Large-scale in vivo femtosecond laser neurosurgery screen reveals small-molecule enhancer of regeneration

Department of Electrical Engineering and Computer Science, Massachusetts Institute of Technology, 77 Massachusetts Avenue, Cambridge, MA 02139, USA.
Proceedings of the National Academy of Sciences (Impact Factor: 9.81). 10/2010; 107(43):18342-7. DOI: 10.1073/pnas.1005372107
Source: PubMed

ABSTRACT Discovery of molecular mechanisms and chemical compounds that enhance neuronal regeneration can lead to development of therapeutics to combat nervous system injuries and neurodegenerative diseases. By combining high-throughput microfluidics and femtosecond laser microsurgery, we demonstrate for the first time large-scale in vivo screens for identification of compounds that affect neurite regeneration. We performed thousands of microsurgeries at single-axon precision in the nematode Caenorhabditis elegans at a rate of 20 seconds per animal. Following surgeries, we exposed the animals to a hand-curated library of approximately one hundred small molecules and identified chemicals that significantly alter neurite regeneration. In particular, we found that the PKC kinase inhibitor staurosporine strongly modulates regeneration in a concentration- and neuronal type-specific manner. Two structurally unrelated PKC inhibitors produce similar effects. We further show that regeneration is significantly enhanced by the PKC activator prostratin.

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Available from: Stephen J Haggarty, Aug 07, 2015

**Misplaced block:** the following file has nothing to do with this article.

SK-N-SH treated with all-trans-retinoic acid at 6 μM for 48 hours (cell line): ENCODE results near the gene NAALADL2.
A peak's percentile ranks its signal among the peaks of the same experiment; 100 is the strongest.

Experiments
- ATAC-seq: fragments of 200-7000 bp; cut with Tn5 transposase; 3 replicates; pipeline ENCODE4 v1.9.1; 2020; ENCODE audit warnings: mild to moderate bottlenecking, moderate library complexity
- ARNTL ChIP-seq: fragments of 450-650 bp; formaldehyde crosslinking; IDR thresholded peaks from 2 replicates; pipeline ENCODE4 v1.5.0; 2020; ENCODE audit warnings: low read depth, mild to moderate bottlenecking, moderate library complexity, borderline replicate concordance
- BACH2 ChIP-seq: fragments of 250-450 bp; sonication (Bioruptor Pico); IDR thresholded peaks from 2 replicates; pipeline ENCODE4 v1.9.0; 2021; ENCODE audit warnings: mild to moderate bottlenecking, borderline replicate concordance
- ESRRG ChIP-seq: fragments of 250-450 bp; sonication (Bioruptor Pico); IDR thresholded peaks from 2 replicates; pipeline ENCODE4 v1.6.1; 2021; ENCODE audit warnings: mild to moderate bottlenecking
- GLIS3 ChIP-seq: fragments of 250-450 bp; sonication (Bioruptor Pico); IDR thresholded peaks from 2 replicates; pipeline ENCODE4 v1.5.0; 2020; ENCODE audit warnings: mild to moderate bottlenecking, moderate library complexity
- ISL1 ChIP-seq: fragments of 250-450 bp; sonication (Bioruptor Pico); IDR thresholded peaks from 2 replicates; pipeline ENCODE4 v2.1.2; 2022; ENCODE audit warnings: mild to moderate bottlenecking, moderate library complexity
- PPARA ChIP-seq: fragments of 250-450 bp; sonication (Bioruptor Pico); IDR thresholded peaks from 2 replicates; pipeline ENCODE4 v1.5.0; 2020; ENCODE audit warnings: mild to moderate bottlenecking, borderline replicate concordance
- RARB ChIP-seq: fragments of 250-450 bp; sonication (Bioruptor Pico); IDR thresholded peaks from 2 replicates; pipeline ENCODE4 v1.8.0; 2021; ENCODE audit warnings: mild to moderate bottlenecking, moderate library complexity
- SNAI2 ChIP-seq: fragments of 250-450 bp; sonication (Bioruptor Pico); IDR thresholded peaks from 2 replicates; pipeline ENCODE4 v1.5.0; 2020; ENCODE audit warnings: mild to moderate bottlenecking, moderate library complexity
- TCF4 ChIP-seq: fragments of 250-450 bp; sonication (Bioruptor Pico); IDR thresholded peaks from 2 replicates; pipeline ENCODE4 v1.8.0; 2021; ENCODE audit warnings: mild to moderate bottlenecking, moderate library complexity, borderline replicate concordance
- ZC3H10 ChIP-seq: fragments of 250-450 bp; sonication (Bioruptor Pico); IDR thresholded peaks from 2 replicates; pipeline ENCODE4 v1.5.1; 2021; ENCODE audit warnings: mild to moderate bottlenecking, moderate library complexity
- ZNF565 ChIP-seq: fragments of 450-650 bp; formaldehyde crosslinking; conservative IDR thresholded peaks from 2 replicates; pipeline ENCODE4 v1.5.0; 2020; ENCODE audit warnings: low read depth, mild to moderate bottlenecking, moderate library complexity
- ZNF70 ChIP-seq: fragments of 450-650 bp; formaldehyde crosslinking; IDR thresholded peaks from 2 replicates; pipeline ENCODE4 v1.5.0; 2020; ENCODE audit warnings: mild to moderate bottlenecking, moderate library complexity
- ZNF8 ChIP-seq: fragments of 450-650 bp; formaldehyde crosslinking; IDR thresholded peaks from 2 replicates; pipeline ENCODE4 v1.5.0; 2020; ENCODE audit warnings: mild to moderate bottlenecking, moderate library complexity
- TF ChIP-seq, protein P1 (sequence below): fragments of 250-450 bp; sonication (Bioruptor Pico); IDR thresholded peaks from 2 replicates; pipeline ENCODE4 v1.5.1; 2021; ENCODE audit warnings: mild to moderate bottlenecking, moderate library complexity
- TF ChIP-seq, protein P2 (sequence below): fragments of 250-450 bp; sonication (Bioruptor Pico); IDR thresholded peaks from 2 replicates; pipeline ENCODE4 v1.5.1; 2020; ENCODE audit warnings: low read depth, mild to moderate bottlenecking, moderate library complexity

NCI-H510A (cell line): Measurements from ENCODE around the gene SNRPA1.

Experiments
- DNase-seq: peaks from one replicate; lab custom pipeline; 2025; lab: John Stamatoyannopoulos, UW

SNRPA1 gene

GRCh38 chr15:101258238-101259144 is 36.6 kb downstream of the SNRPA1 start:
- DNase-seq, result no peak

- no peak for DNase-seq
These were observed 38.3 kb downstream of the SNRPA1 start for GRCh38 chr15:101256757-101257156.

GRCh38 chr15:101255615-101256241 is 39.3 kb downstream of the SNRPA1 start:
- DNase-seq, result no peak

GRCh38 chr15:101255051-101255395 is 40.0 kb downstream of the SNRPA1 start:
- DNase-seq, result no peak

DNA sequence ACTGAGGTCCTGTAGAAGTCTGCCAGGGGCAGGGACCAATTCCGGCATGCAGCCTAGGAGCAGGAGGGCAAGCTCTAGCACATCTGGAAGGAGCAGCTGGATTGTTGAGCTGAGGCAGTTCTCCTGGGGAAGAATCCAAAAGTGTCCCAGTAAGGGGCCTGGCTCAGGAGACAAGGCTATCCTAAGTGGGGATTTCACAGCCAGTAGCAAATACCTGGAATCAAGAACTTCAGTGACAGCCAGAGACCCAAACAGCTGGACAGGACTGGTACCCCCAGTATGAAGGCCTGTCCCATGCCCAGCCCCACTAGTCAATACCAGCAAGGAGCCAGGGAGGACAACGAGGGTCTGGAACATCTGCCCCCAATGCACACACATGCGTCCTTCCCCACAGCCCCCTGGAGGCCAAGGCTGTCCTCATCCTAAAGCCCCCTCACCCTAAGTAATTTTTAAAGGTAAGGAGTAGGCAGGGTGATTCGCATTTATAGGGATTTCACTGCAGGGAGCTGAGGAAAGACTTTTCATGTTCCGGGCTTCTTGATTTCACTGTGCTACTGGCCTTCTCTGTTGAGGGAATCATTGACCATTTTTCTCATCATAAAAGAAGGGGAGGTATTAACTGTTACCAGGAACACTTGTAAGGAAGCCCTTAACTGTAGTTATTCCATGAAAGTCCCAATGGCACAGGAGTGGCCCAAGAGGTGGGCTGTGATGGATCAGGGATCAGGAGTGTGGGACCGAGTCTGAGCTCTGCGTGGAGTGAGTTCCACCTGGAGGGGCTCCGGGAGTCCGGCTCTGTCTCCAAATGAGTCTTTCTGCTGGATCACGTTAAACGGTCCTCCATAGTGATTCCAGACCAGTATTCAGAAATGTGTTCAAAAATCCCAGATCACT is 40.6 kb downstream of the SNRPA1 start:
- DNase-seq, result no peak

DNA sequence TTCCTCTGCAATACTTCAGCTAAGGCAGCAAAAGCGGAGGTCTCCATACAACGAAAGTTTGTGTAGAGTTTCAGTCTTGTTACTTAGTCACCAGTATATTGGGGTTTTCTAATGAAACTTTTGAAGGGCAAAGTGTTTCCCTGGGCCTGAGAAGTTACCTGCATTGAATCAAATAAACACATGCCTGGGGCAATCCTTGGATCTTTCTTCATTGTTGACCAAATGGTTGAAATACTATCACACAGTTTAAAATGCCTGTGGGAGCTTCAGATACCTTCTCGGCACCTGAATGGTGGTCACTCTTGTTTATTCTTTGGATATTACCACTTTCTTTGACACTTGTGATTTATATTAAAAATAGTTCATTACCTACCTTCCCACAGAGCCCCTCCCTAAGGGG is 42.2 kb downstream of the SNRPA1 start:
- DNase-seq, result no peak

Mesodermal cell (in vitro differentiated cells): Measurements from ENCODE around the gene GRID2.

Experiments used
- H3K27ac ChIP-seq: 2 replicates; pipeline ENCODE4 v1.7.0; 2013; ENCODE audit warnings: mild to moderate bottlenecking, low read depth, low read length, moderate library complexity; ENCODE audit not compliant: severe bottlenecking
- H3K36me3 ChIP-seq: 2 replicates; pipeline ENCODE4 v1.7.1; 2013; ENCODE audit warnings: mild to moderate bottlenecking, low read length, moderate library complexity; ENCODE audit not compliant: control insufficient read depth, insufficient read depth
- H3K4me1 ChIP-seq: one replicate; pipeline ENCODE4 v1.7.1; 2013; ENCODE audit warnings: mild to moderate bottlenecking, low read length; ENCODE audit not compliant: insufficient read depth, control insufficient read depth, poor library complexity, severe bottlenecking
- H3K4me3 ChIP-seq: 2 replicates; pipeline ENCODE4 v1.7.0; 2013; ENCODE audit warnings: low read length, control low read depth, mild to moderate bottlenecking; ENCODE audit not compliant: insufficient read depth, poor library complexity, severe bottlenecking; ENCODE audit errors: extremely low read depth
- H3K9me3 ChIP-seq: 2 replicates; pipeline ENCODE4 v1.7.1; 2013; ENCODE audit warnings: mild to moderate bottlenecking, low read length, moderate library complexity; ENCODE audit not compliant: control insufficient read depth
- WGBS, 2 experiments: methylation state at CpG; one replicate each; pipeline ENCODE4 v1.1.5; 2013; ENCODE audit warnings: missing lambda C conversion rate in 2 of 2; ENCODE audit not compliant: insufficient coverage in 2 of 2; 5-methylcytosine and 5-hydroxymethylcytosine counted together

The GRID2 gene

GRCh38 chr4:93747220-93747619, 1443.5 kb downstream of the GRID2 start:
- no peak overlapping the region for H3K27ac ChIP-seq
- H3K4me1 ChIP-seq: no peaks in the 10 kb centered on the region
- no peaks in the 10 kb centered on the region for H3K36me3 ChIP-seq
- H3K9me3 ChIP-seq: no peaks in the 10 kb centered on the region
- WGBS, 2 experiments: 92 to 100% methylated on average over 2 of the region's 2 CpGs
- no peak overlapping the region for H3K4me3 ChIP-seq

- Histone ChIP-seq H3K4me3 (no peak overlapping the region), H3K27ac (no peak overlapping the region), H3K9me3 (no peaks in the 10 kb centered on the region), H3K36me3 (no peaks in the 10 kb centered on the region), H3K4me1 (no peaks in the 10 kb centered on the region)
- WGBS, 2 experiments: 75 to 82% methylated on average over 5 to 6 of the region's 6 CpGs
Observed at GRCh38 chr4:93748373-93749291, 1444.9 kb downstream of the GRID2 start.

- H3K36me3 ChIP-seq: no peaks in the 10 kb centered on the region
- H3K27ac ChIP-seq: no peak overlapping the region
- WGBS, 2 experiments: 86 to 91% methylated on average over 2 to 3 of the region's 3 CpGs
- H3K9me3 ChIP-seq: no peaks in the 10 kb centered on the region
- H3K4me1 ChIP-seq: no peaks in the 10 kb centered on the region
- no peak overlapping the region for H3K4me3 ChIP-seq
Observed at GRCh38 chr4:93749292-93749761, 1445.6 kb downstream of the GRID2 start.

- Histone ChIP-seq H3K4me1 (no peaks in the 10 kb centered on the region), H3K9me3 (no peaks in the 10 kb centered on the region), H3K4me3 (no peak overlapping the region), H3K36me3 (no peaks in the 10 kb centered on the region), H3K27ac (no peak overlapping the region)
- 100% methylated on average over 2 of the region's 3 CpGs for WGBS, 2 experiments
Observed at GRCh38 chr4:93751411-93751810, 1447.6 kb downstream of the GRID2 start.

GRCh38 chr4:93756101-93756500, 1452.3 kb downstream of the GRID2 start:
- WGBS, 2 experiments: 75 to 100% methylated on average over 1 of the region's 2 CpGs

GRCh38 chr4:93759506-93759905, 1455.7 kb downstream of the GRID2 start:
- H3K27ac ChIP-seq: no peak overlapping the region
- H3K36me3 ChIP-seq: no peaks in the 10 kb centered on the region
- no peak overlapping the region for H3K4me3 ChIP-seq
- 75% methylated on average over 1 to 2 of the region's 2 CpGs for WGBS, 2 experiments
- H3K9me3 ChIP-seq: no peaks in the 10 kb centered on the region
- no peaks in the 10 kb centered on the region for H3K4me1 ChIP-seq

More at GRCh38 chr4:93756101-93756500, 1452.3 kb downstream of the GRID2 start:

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    • "Thus, it is a challenging task to monitor the gas-evoked neuronal activities in an immobilized worm for sensory biology investigations. As an alternative, microfluidic technologies have shown great potential for manipulating this small freely moving animal and providing a precisely controlled dynamic environment for high spatiotemporal resolution imaging [9] [10] [11] [12] [13]. Various microfluidic systems have been developed for greatly facilitating the study of the nematode's sensorial ability in detecting a wide range of water-soluble chemical cues [14] [15] [16] [17] [18] [19]. "
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    • "Recent works have shown the capability of microfluidic devices to deliver chemical compounds to the nose tip of trapped worms through a four-flow network [6] [12] [13]. Complete immobilization of single worm was achieved on chips by manually squeezing them in tapered narrow channel [6,12–14], wrapping the whole bodies of worms using deformable PDMS membrane [15] [16] [17] [18] [19], or reducing their movements by creating cooling or CO 2 -rich environments [16] [20]. Chemical stimulation was simply achieved by interface shifting of laminar flow in microfluidic chips [6] [12] [13] [21]. "
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